Feeding the World: Why we must do more than just increase yields

A new paper published by the journal Science argues that to ensure sustainable food supplies for the Earth’s growing population, policymakers must focus on more than just food production.

A Rwandan farmers stands in her field of maize with hills rising behind her in the background.

The paper urges a rethink of the increasingly popular policy goal of "sustainable intensification", which aims to produce more food per unit area in ways that exert less pressure on the environment.

While this is important, say the authors, it is too simple a definition, and it ignores other radical changes that are also required to tackle waste, improve governance and resilience, and reduce the resource-intensity of consumption.

“Sustainable intensification — as policymakers currently understand it— does not guarantee food security,” says co-author Dr Camilla Toulmin, director of the International Institute for Environment and Development. “We need a new and more sophisticated definition; one that is clearer about what sustainable intensification can and cannot achieve, about how and where it should be implemented, and about how it will interact with other important areas of food policy.

The authors identify five areas of policymaking that national or international efforts to pursue sustainable intensification will affect: biodiversity and land-use; animal welfare; human nutrition; rural economies; and sustainable development.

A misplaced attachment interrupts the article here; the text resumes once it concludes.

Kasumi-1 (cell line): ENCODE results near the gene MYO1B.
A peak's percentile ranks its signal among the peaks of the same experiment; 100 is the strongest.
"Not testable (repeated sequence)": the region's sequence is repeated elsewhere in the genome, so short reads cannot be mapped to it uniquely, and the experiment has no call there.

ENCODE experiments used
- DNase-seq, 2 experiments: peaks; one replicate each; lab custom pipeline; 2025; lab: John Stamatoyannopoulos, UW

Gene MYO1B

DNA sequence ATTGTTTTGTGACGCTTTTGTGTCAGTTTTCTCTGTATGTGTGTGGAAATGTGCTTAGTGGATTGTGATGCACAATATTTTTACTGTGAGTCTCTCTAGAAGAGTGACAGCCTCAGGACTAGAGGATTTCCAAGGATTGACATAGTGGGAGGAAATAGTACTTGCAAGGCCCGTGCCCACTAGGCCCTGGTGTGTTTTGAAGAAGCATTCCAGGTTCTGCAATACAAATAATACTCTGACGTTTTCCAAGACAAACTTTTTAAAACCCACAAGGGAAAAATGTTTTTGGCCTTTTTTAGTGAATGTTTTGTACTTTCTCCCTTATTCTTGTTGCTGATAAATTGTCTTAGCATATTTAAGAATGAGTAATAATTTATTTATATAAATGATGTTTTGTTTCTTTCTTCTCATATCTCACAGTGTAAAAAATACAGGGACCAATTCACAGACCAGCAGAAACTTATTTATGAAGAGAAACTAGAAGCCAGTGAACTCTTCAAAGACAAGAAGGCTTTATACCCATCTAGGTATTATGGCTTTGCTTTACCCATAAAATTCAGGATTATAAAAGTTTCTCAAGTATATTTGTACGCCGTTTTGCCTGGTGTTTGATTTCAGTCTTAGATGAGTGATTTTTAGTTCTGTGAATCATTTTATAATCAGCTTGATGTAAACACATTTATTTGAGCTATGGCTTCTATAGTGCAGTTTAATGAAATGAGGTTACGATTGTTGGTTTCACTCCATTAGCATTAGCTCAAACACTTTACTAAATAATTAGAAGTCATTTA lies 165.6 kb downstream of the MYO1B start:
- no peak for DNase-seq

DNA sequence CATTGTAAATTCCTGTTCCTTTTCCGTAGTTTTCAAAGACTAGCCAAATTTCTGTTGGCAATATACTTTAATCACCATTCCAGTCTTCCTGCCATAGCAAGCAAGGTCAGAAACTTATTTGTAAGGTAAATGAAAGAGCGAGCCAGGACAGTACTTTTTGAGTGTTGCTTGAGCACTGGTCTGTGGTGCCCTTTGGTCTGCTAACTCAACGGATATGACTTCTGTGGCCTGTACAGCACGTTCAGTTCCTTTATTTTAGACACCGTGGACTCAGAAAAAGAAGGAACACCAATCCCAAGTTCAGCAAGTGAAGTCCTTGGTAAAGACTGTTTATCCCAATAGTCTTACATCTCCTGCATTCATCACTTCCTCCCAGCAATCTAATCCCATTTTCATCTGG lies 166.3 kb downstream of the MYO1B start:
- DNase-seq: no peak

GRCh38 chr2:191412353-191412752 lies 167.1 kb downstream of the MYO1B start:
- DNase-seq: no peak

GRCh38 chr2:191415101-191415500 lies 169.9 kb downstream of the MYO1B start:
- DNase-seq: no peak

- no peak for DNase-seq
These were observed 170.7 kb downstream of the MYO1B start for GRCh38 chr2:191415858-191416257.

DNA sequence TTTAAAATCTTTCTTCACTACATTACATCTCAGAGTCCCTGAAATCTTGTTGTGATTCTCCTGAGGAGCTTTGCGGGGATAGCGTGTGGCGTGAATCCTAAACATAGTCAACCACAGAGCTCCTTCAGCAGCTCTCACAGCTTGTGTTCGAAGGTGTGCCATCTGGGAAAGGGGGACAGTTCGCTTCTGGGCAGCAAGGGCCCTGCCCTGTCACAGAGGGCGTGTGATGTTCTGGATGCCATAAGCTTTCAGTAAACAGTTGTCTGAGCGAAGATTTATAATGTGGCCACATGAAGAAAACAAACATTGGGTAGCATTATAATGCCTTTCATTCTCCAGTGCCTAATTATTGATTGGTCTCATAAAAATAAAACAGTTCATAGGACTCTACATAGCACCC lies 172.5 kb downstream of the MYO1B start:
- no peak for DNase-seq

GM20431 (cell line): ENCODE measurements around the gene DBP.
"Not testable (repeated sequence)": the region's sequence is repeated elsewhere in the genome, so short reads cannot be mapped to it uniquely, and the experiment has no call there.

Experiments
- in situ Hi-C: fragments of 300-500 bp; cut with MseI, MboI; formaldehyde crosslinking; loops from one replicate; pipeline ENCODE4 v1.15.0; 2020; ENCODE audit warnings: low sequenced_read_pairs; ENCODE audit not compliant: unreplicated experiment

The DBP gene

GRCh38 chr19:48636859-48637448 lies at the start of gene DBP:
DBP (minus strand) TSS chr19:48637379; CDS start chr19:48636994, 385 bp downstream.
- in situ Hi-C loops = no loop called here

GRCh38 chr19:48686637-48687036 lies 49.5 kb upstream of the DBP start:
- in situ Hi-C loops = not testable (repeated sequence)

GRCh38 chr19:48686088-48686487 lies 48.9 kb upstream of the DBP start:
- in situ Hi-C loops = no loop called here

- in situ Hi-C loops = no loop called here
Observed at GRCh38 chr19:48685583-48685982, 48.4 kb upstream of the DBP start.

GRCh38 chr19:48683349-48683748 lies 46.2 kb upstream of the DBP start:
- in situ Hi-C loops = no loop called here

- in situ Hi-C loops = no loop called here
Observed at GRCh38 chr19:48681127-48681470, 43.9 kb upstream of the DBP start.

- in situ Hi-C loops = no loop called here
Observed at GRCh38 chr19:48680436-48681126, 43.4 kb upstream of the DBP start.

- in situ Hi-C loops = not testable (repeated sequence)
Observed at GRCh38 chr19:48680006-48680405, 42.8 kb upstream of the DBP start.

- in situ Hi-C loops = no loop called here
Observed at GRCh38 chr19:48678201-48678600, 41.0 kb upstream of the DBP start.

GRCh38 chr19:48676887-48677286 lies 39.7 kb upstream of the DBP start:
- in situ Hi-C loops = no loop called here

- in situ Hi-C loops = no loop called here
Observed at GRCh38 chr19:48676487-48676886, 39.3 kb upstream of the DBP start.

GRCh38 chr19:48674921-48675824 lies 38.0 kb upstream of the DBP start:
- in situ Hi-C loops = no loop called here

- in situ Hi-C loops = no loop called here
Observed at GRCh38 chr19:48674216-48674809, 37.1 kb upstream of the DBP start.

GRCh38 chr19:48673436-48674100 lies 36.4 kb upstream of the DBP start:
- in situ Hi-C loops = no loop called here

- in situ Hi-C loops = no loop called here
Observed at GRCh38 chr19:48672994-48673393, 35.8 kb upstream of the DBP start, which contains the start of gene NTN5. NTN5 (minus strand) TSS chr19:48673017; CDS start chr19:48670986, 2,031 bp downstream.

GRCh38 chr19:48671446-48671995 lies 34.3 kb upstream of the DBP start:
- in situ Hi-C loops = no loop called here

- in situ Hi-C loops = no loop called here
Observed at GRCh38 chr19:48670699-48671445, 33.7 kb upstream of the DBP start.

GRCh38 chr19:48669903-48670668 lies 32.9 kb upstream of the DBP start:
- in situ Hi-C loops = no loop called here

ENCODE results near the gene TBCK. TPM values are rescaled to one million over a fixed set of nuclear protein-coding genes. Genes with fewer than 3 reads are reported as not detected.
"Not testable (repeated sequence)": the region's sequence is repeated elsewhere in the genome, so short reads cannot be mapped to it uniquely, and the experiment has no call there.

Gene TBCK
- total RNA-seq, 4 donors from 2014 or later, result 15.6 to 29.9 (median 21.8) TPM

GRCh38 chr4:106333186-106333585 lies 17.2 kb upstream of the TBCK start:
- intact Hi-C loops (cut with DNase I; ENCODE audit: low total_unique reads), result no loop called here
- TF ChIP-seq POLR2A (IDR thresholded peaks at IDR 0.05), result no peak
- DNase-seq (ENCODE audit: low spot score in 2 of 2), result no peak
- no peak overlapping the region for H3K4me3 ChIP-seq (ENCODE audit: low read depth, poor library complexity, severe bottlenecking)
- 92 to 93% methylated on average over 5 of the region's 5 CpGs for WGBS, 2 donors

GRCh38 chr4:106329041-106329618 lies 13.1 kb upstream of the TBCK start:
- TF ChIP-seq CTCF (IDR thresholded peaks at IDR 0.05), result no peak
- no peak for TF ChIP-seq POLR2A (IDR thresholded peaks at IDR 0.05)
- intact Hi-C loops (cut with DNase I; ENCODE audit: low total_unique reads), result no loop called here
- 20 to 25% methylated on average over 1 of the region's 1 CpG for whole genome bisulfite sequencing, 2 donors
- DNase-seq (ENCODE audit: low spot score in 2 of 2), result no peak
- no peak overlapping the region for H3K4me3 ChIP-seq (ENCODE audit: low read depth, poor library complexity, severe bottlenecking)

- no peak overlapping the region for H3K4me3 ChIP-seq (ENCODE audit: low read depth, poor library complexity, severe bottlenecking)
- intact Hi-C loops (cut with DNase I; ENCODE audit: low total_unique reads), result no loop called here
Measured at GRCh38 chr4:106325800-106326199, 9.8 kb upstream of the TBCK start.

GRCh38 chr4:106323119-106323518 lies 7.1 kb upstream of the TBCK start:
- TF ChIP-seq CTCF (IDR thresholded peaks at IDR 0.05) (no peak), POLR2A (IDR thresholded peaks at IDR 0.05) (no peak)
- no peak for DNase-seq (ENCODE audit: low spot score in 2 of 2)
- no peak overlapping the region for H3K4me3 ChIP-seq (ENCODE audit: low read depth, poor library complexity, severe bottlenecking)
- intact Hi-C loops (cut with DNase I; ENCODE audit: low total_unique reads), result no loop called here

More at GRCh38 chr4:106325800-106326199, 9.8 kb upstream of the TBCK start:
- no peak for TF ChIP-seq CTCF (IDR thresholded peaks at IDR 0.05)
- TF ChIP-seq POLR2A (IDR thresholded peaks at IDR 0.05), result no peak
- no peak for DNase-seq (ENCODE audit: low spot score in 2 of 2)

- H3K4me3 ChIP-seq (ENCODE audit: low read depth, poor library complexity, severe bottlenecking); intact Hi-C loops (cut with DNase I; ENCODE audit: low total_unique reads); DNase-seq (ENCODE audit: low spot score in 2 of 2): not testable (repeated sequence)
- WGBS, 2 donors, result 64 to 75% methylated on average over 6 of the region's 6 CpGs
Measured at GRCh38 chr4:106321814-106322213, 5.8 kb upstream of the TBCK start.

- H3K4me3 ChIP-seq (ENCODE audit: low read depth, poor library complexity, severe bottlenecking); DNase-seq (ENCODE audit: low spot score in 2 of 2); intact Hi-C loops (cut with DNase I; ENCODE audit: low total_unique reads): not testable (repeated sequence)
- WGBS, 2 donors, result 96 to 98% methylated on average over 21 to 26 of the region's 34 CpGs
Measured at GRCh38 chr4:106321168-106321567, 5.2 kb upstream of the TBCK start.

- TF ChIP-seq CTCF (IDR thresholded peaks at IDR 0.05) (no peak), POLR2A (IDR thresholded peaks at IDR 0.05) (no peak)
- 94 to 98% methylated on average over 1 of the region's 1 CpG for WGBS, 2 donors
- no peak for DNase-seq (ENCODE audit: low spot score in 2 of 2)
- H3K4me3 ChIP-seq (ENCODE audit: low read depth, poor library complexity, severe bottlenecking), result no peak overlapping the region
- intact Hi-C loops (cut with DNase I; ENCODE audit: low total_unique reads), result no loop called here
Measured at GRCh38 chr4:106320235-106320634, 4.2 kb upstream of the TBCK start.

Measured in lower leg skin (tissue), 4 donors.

"To feed the world’s growing population, we must do more than simply produce more food per unit area in ways that exert less pressure on the environment," says Dr Toulmin. "We must also ensure that food is diverse and rich in micronutrients, and that we make the right choices when allocating land for farm production or biodiversity."

"We must ensure that sustainable intensification contributes to other important goals for rural development, such as climate-resilient livelihoods for poor farmers, and we must revitalise agricultural extension services and use modern communications tools ensure that these farmers can participate."

Sustainable Intensification in Agriculture: Premises and Policies

Contact

Camilla Toulmin (camilla.toulmin@iied.org)

Notes to editors

The International Institute for Environment and Development (IIED) is an independent, non-profit research institute. Set up in 1971 and based in London, IIED provides expertise and leadership in researching and achieving sustainable development (see: www.iied.org).